Presentation on theme: "World Regional Geography February 24, 2010 Reading: Marston Chapter 5 Pages 210-238, 243-260 Goode’s World Atlas Pages 225-230 This Week: Map Quiz #2:"— Presentation transcript:
World Regional Geography February 24, 2010 Reading: Marston Chapter 5 Pages 210-238, 243-260 Goode’s World Atlas Pages 225-230 This Week: Map Quiz #2: Africa Next Week: Midterm Exam Introduction – North Africa & The Middle East Rwanda, following the 1994 genocide
Population Characteristics RegionPopulation(Millions) Birth Rate Death Rate Natural Increase (%) Net Migration Rate Projected Pop. Change (2050) West Africa 29740142.7+110% East Africa 31340132.6+118% Central Africa 12542142.80+144% Southern Africa 5824150.93+17% Differences between Southern Africa and the rest of Sub-Saharan Africa Impact of HIV/AIDS Stage of development / demographic transition
Population Characteristics RegionIMRTFR % Pop <15 % Pop >65 Life Expectancy MaleFemale West Africa 805.5443515052 East Africa 765.4443515052 Central Africa 956.1453514952 Southern Africa 482.8335525053 Region HIV/AIDS % % Urban GNI PPP (US$) West Africa 2.5421,600 East Africa 5.6221,030 Central Africa 2.5411,650 Southern Africa 18.5569,380
Sub-Saharan African Diaspora Out of Africa To Europe Brain drain Within Africa Search for work Circular migrations Refugees 4.5 million 1/3 of world total
Religion & Language Religion Animistic Traditional beliefs Christianity European missionaries Colonialism Islam North Africa / East Coast Traders Languages 800 living languages 40 spoken by 1 million+
Importance of family Respect for elders. Reverence for ancestors. Large families valued. Land Tenure Communal as opposed to individual ownership. Inheritance from the past, responsibility to the future. Music, art, and storytelling Artistic expression linked to reverence for elders and educating the young. Worldwide influence.Culture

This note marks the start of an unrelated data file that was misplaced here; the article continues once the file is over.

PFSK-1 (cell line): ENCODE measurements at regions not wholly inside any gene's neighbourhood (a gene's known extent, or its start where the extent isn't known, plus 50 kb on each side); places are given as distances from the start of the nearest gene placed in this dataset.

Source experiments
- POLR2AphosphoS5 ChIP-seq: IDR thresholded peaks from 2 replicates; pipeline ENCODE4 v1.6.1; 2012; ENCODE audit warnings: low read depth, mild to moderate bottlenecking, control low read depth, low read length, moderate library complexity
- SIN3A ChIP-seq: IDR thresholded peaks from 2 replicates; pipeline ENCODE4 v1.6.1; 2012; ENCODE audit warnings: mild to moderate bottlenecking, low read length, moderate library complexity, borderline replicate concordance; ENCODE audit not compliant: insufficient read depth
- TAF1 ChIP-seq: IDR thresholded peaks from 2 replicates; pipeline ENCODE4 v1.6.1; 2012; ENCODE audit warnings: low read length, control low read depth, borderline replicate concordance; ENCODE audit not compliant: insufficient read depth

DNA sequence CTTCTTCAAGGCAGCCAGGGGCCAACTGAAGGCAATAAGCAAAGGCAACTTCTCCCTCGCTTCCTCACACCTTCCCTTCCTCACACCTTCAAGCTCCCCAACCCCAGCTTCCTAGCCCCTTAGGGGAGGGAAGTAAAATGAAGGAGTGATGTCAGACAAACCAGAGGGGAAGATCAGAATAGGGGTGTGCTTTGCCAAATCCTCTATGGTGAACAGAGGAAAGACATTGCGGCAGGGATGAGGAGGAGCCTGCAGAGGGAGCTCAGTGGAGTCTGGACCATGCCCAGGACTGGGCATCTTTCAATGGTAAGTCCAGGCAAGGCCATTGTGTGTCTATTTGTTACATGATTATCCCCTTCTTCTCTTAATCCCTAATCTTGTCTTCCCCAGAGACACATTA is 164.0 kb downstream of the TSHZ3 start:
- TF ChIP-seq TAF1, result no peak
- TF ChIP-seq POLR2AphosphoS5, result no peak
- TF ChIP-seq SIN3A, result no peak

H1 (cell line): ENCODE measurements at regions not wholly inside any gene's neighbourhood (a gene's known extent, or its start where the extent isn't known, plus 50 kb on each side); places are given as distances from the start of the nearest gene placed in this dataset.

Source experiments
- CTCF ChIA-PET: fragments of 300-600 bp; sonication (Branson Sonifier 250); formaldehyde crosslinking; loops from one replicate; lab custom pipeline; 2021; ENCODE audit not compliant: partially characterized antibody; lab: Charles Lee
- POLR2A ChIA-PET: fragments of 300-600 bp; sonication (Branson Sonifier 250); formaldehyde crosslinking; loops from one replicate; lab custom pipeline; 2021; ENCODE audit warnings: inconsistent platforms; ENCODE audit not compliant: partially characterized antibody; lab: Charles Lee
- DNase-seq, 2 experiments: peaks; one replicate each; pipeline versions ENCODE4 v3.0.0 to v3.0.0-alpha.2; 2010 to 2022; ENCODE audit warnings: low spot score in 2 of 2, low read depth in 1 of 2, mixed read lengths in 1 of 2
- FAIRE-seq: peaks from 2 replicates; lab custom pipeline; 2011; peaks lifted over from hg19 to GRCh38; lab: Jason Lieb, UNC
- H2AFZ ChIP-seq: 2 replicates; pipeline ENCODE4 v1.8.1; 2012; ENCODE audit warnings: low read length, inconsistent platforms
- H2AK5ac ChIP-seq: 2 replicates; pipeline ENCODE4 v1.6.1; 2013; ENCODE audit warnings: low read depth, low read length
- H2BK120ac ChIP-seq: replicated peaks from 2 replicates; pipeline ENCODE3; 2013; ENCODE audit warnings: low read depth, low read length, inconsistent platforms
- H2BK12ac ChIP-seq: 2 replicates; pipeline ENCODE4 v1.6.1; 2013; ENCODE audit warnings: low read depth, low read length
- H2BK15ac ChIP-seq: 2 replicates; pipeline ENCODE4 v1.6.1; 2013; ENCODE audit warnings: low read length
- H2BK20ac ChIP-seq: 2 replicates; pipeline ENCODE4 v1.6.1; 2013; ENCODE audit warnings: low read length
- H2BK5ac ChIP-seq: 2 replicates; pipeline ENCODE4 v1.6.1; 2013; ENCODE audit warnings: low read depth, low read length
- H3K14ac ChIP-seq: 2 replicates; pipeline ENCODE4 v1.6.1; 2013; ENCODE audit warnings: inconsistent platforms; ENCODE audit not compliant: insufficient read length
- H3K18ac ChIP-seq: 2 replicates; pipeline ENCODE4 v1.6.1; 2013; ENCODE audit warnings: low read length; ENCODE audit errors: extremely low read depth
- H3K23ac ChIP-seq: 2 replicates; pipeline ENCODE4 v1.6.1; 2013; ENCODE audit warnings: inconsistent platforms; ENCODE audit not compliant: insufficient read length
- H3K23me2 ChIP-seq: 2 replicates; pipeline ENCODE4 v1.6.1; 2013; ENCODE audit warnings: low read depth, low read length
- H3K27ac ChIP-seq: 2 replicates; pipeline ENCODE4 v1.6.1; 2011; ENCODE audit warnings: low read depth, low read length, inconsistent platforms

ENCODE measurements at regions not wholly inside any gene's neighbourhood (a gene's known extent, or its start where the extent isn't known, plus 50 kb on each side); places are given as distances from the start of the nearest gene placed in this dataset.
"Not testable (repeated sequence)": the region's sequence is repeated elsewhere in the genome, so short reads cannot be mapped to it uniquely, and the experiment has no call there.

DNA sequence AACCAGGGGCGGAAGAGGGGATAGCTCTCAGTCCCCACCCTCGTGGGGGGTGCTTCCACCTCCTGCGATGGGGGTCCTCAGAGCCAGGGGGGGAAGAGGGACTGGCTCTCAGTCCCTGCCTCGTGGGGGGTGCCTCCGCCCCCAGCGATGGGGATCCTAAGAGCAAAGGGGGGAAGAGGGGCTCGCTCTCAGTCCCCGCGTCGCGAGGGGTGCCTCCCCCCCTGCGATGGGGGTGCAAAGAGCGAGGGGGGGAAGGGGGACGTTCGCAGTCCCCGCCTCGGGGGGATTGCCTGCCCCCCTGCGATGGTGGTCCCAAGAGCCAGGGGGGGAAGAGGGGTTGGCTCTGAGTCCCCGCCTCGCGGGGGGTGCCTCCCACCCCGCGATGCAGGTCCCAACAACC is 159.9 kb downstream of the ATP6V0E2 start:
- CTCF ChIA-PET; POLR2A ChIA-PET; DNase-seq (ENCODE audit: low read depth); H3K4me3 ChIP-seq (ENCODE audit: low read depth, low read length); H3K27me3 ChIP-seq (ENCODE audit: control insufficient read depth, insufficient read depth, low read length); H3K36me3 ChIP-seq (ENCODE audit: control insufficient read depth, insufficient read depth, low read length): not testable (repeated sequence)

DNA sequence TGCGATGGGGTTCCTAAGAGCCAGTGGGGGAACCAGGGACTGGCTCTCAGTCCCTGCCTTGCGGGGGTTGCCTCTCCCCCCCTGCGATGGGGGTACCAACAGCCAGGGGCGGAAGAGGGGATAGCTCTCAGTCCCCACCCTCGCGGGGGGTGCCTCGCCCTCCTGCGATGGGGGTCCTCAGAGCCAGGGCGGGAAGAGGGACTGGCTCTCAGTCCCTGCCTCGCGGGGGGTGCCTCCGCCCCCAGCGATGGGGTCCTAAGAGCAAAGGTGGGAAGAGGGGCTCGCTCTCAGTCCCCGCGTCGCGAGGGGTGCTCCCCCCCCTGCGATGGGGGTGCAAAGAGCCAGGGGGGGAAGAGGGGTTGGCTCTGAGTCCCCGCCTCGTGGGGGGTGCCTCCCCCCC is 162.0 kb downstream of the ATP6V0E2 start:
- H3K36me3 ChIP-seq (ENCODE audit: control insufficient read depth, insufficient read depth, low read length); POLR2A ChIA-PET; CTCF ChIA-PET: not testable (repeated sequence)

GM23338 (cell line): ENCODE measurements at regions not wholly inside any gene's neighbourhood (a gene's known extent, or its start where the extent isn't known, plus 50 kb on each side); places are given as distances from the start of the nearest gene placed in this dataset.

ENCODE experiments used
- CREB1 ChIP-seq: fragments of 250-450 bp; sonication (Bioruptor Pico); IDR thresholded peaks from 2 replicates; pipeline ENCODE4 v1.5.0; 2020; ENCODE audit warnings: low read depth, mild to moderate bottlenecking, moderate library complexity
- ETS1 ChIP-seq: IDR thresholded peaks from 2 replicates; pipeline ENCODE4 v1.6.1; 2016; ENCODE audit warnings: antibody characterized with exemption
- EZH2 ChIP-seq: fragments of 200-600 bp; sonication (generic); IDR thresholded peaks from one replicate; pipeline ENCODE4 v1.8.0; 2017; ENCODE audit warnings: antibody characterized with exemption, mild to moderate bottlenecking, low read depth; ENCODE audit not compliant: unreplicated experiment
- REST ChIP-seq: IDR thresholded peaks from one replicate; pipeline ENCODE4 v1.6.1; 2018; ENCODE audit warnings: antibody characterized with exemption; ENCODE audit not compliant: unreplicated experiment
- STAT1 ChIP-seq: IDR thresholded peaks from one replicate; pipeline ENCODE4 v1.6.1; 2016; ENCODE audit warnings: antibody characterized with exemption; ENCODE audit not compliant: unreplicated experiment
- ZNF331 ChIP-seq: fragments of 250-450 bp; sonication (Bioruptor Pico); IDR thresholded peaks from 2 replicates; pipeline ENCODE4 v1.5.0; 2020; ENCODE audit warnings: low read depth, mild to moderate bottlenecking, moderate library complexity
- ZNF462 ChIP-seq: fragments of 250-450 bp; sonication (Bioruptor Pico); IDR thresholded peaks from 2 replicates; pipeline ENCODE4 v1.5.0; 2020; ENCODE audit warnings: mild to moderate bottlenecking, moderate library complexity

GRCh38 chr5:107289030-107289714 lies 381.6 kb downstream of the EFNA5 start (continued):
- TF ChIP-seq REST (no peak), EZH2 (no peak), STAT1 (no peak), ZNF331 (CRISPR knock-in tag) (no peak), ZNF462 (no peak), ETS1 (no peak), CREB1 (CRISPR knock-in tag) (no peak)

Sub-Saharan Africa in the World- System 2 million years ago: Origin of humans 5,000 years ago: Trading societies 500 years ago: European exploration and economic colonialism begins 1882 – 1960s: European political colonialism 1960 – 1990: Independence
Colonialism The system by which one country extends its political control to another territory to economically exploit the human and natural resources of the territory. 1483: Portuguese establish first European colony in Northern Angola. Coastal ports and scattered inland trading posts. Inland development Southern Africa Europeans lacked immunity to native diseases.
Slavery By 1700 nearly 50,000 slaves traded annually. 9 million slaves sent to Americas between 1600 and 1870. Approximately 1.5 million died en-route.
Scramble for Africa Post-1950 increased interest in Africa. Discovery and desire for resources. Improvements in treating disease. Berlin Conference 13 European countries meet to divide up Africa. No African representation. No respect for existing cultural or ethnic boundaries.
Colonial Legacy Reoriented economies Infrastructure geared for export, internal linkages weak. Change in crops Change in land tenure Varying forms of colonial control Languages and financial systems.
Independence 1957 through 1990 Transitions Peaceful and violent Involvement of colonial power varied by country Colonial borders became national borders. Conflict resulting from poorly drawn borders
Genocide Article 2 of the 1948 United Nations Convention on the Prevention and Punishment of the Crime of Genocide defines genocide as:United NationsConvention on the Prevention and Punishment of the Crime of Genocide Any of the following acts committed with intent to destroy a national, ethnical, racial or religious group nationalethnicalracialreligious Killing members of the group. Causing serious bodily or mental harm to members of the group. Deliberately inflicting on the group living conditions designed to bring about its physical destruction. Imposing measures intended to prevent births within the group. Forcibly transferring children of the group to another group.
Genocide in Rwanda Belgian colony until 1961 Tutsi minority favored over. Hutu majority. Independence Hutu majority seizes control. Resentment and violence towards Tutsis, many flea. 1990-1993 Civil War Tutsis attempting to regain some power (RPF). 1994 President killed Hutus begin massacre of Tutsis and moderate Hutus. 800,000 die in 100 days. Post-genocide many Hutus flea fearing retribution.
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